With the CAN’s additional stability, the bending moment of the conductor pipe below seabed is reduced to negligible proportions. Costly countermeasures such as increasing the pipe size and thickness will in most cases be unnecessary, thus avoiding potential operational difficulties.

So far, the CAN has been used in 15 North Sea wells, including exploration and development wells, in water depths ranging from 410 ft to 4,700 ft.

Record Lateral From Floater

Notably, the use of the CAN-ductor enabled OMV to set a world record on a Norwegian Barents Sea well for the shallowest lateral drilled from a floating rig. Lateral kickoff began at a depth of 33 ft below seabed, with the horizontal section extending 4,600 ft only 750 ft beneath the seabed. The effort earned the 2016 Engineering Achievement of the Year award from SPE in Norway.

“We chose the CAN technology because we needed to start building angle as quickly as possible, given the shallow reservoir,” said Dag H. Breivik, drilling manager at OMV (Norge). “The technology has superior technical benefits that enabled us to maintain wellhead integrity when the conductor setting depth was so shallow.”

The CAN-ductor was invented by Harald Strand, who serves as NeoDrill’s chief technology officer. “Tophole well design has been a neglected area because it’s considered to be low-tech, something that you might describe as “Xerox engineering’’ and copying what you did last time,” he said. “And that’s too bad because it’s an area where you can really save money for your company and make a big difference in the stability of the well.”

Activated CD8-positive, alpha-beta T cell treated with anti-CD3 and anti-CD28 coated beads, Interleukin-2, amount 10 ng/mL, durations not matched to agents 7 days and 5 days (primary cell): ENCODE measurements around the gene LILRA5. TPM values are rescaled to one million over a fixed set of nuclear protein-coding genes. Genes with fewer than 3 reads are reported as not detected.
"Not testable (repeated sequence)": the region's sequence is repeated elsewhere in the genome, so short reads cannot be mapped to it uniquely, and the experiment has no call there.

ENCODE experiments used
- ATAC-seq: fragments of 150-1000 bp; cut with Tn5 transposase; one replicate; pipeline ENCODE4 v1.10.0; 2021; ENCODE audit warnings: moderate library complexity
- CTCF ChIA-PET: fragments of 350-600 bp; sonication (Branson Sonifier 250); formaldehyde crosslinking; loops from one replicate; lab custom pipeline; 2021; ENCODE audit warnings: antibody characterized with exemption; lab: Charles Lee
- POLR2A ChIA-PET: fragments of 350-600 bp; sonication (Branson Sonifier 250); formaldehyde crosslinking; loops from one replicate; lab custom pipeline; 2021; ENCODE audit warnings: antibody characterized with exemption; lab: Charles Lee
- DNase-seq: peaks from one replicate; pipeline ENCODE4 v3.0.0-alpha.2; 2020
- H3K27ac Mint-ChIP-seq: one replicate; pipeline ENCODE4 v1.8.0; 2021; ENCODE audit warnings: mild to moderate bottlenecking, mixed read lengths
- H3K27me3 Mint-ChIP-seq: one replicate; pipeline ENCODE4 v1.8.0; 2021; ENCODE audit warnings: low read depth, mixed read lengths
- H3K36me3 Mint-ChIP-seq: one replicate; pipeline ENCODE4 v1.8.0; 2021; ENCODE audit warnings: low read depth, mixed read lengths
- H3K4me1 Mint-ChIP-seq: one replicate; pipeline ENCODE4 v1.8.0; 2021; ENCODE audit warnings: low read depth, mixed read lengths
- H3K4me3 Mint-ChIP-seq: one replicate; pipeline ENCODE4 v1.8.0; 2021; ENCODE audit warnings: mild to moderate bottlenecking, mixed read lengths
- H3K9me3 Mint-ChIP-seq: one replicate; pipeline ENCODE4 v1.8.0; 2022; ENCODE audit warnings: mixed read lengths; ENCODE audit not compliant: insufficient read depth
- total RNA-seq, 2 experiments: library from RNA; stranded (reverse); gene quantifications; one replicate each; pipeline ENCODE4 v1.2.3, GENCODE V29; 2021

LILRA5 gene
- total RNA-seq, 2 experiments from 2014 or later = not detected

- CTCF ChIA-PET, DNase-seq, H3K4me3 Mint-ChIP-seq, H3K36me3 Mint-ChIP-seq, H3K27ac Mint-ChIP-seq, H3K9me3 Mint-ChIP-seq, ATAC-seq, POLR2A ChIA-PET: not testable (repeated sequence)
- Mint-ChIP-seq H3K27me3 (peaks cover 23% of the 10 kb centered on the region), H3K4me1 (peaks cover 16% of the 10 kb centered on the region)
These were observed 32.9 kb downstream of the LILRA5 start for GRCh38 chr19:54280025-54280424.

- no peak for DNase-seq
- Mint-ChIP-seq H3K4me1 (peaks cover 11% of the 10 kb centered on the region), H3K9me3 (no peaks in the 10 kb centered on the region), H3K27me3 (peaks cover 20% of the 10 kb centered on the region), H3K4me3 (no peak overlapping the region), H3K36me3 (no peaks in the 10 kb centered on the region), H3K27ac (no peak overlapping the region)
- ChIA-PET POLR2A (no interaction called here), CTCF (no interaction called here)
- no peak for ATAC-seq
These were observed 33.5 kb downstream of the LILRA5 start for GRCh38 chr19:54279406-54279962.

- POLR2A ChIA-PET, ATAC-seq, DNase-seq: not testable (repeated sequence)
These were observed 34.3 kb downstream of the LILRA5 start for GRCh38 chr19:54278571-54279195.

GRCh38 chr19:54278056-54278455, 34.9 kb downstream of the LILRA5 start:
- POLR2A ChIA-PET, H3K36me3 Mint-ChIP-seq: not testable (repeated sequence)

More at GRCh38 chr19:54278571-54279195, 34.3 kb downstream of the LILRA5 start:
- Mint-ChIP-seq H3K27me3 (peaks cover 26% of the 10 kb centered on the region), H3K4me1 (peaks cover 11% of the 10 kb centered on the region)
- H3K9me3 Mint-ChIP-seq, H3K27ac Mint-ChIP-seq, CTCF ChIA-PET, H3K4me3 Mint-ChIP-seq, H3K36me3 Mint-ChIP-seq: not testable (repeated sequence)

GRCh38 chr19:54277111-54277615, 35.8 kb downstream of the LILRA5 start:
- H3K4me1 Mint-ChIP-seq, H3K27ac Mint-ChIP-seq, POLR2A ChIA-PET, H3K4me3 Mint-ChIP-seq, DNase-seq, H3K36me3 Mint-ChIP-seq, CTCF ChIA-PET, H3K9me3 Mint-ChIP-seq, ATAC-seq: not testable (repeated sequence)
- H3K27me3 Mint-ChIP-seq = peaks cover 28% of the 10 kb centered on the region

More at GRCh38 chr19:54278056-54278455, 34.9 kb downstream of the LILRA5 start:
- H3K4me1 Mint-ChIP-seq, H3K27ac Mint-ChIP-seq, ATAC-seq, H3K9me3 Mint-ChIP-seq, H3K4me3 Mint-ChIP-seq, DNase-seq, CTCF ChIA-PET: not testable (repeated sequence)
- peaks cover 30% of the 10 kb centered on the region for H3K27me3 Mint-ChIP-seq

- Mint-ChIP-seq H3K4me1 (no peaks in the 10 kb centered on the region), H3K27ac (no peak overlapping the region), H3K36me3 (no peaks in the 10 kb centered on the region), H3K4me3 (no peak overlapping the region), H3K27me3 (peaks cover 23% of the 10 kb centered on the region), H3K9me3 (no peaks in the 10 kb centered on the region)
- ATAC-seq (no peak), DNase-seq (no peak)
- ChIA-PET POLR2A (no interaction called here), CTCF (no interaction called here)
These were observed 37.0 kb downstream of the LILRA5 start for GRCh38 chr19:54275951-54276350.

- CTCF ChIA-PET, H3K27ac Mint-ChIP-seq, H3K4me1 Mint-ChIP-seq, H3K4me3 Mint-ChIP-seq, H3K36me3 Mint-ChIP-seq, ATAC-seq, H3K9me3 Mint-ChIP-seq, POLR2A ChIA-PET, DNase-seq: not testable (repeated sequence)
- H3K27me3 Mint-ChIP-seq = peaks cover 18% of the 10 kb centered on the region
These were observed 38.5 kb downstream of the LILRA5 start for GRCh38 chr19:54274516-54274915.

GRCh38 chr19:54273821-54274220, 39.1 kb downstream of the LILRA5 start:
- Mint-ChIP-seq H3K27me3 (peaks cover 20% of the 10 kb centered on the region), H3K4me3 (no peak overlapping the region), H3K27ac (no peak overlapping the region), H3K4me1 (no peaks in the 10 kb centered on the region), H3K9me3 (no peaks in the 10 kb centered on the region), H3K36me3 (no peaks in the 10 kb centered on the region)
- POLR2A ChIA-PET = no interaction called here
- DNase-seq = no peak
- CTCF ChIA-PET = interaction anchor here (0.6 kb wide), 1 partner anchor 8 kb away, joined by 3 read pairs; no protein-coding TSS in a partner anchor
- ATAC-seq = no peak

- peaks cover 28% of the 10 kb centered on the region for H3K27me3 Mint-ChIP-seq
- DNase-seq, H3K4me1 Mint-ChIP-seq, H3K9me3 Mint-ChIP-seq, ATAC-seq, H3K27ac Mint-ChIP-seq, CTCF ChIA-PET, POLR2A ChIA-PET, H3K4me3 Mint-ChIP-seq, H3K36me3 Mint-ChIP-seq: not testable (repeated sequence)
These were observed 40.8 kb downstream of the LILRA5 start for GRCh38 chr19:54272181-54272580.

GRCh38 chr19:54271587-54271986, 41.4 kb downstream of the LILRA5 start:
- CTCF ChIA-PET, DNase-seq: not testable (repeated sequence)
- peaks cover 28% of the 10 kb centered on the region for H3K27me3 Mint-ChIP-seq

Conventional jetted tophole construction methods run the risk of a mismatch between the chosen conductor length and the attainable jetting penetration. This may require landing the conductor shallower than the planned depth (excessive stick-up). Or there may be insufficient outside friction to carry the conductor when the wellhead is at seabed. Both cases will render the conductor not fit-for-purpose.

“Conductor jetting requires some art,” said Jostein Aleksandersen, chief executive officer of NeoDrill. “You depend on the skill of the people, and it can vary even for the same crew on different jobs. But the CAN is an engineered, repeatable solution. The needed conductor length is shorter and set at a ‘comfortable’ depth, as the CAN will carry the loads. Thus, you can take the art out of the equation, as you no longer have to push for maximum shoe depth.”

Expediting Production

Additional components are available to extend the CAN’s functionality and expedite well and field production.

The CAN is able to serve as a hub for prerig well construction, e.g., in enabling preinstallation of the flow base, flowline tie-ins, umbilical hookups, and other hardware. This makes it possible to install and tie in the complete production system before the rig arrives, work that may otherwise take 3 weeks following drilling and well cleanup.

NeoDrill estimated that placing a deepwater well on production 20 days sooner by prerig installation of the production system would save USD 5 million for a well producing 5,000 B/D at an oil price of USD 50/bbl. Handling multiple wells in a field together by this method would yield considerably larger savings.

Another component is the CAN-template, which is set on the seabed and has slots for four CANs. Once the wells are drilled, a protective cover is placed over the template. The company estimated that the completion of four template wells would save an average 10 days of rig time.

Conductor Anchor Node Adds Stability, Cuts Tophole Costs in Subsea Wells

Joel Parshall, JPT Features Editor

20 January 2017